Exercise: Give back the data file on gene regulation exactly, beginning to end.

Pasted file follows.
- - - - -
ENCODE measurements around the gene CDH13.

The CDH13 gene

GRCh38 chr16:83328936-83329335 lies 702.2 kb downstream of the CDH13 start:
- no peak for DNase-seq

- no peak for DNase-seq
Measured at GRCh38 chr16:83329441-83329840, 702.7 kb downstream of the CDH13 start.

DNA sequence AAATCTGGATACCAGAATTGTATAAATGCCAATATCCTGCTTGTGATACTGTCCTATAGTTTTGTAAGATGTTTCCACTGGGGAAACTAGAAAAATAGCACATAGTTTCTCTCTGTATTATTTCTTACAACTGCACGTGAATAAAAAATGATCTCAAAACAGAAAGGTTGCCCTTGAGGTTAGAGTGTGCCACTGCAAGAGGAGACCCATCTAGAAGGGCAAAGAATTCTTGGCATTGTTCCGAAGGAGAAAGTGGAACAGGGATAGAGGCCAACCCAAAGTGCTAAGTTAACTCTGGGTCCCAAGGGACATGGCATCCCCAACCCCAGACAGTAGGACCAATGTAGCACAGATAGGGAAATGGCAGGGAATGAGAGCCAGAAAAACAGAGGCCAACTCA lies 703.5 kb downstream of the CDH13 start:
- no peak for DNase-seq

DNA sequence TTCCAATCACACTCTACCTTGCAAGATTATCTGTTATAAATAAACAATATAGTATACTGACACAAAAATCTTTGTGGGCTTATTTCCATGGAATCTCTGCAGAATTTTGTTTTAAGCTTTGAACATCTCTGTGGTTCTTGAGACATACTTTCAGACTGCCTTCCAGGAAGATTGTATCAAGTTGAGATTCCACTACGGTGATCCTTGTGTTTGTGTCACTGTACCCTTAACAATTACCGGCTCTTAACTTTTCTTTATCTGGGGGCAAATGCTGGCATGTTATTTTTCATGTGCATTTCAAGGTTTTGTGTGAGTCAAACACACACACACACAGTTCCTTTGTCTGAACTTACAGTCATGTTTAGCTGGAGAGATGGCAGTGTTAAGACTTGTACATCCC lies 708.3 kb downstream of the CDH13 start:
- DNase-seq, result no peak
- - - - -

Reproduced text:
ENCODE measurements around the gene CDH13.

The CDH13 gene

GRCh38 chr16:83328936-83329335 lies 702.2 kb downstream of the CDH13 start:
- no peak for DNase-seq

- no peak for DNase-seq
Measured at GRCh38 chr16:83329441-83329840, 702.7 kb downstream of the CDH13 start.

DNA sequence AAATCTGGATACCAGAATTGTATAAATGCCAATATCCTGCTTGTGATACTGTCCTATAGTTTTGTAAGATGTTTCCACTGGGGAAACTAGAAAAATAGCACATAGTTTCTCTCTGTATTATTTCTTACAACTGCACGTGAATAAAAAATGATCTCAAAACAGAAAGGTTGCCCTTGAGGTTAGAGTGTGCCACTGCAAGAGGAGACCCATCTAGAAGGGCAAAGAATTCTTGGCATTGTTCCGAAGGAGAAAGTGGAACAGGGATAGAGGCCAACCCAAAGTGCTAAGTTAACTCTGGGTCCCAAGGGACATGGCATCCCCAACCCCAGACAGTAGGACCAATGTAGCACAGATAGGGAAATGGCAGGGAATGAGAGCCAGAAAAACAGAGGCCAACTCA lies 703.5 kb downstream of the CDH13 start:
- no peak for DNase-seq

DNA sequence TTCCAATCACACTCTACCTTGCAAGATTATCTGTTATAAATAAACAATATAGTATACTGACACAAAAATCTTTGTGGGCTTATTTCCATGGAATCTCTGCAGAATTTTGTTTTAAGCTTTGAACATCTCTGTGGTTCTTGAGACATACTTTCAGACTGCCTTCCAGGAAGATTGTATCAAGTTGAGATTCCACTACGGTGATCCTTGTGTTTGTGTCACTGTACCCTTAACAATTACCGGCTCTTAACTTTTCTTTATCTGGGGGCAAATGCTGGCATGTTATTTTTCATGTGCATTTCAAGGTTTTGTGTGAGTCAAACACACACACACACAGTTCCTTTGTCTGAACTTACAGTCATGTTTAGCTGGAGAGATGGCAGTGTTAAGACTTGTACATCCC lies 708.3 kb downstream of the CDH13 start:
- DNase-seq, result no peak